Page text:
MOUNT VERNON, VA - On a lukewarm Kentucky evening beneath a full moon, crickets chirp and a trio of musical locals sings bluegrass. The setting is a wrap-around porch. You’re rocking in a chair and sipping fine bourbon. It’s a made-for-movie moment — one guaranteed to wash down any laundry day blues.
Dream or reality? Reality — if you’re on the American Whiskey Trail.
Described as an educational journey into the heritage and history of American spirits, the Trail has nine whiskey distilleries and six historical sites. No single road connects them along the route (beginning in Mount Vernon, Virginia, continuing through Kentucky and ending in Tennessee); but it’s a guaranteed peek into Americana — past fields of cornstalks and horses, over stone bridges, into traditional taverns and through everyone-knows-you-by-your-first-name towns.
Here’s the drill: From films, tours and tastings you’ll get a glimpse into whiskey production from start to finish. First hand you’ll inhale the smell of toasted grain, see clear whiskey come off the still, observe fresh whiskey placed in barrels and stroll through rack houses of aging barrels. The most popular step comes last — sampling (only rule: you must be at least 21 years old to taste). Each of the Trail’s distilleries is different, each is inviting and each is about whiskey. And though I did not visit them all, I sipped my way through a healthy sampling.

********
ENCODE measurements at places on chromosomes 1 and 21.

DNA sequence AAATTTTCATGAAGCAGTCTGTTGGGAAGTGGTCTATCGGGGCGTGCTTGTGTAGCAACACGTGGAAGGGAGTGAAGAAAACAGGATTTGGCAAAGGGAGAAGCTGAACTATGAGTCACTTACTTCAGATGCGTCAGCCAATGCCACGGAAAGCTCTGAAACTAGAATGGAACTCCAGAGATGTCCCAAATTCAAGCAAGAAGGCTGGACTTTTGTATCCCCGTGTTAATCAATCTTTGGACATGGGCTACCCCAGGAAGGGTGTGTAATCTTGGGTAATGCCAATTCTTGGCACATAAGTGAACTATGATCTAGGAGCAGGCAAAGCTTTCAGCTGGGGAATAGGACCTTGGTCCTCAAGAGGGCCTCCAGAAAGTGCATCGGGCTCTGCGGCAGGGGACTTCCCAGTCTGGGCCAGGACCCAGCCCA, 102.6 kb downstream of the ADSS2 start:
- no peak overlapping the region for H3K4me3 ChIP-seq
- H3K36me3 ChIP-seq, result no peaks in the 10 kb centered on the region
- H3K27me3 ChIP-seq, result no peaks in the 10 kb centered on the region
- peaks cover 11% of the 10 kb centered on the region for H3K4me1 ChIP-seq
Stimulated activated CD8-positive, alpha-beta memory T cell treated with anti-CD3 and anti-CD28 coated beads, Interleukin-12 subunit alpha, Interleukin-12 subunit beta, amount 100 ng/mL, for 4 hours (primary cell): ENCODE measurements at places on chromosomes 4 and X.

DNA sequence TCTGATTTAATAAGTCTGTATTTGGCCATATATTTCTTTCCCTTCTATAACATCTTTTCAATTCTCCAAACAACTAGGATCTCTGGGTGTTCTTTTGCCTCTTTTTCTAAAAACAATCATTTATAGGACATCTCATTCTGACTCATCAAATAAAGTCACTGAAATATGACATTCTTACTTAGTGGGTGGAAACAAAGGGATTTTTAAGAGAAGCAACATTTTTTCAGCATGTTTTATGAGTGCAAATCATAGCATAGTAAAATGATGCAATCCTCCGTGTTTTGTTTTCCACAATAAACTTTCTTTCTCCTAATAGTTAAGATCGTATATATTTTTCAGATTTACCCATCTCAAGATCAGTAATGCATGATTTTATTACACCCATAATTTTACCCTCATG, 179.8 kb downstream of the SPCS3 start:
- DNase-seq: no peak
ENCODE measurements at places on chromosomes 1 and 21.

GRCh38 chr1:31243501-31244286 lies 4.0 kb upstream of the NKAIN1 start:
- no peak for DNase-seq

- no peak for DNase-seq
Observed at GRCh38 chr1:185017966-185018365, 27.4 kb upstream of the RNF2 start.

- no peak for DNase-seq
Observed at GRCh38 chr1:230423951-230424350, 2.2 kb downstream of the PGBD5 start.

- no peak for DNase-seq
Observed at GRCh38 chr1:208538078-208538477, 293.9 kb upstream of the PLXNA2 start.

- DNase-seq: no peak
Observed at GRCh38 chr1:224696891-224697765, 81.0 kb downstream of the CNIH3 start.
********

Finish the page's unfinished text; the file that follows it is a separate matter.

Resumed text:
George Washington Distillery Museum, Mount Vernon, Va. Begin your journey here, the gateway to the American Whiskey Trail. Noted as the only distillery where you can witness 18th-century America whiskey making, this site is a reconstruction of president George Washington’s distillery. Adding to the fun are costumed winemakers, making observation of the distillation process like attending a play.www.georgewashingtondistillery.com
Above: The quaint horse farms of Kentucky are all part of Whiskey tour.